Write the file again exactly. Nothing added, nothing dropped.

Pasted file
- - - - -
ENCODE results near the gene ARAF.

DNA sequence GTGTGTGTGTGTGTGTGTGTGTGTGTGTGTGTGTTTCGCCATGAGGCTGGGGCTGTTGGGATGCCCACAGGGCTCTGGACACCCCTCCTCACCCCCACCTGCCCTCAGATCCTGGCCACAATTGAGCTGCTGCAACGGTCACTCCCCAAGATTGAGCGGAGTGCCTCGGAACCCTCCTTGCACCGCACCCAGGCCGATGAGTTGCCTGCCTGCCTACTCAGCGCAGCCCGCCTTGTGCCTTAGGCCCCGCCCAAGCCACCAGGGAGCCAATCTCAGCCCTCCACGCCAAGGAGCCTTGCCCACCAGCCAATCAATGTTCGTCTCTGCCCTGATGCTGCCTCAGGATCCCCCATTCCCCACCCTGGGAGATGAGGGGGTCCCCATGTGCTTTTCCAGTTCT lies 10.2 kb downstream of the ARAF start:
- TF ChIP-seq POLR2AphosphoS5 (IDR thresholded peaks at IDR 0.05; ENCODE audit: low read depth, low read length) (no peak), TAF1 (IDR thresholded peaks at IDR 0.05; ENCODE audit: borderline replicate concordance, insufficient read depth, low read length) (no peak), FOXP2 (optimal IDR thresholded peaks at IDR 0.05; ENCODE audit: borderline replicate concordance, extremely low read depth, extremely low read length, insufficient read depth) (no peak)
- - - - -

ENCODE results near the gene ARAF.

DNA sequence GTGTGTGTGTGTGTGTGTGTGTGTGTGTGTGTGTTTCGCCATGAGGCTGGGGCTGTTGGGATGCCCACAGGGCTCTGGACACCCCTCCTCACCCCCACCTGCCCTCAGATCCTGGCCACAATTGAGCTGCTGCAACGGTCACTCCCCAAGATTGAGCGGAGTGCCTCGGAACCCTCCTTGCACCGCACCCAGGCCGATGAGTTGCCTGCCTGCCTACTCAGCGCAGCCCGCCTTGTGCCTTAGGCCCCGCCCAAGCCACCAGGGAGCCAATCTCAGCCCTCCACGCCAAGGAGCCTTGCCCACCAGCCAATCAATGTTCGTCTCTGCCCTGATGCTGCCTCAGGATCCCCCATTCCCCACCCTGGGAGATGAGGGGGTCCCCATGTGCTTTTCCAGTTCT lies 10.2 kb downstream of the ARAF start:
- TF ChIP-seq POLR2AphosphoS5 (IDR thresholded peaks at IDR 0.05; ENCODE audit: low read depth, low read length) (no peak), TAF1 (IDR thresholded peaks at IDR 0.05; ENCODE audit: borderline replicate concordance, insufficient read depth, low read length) (no peak), FOXP2 (optimal IDR thresholded peaks at IDR 0.05; ENCODE audit: borderline replicate concordance, extremely low read depth, extremely low read length, insufficient read depth) (no peak)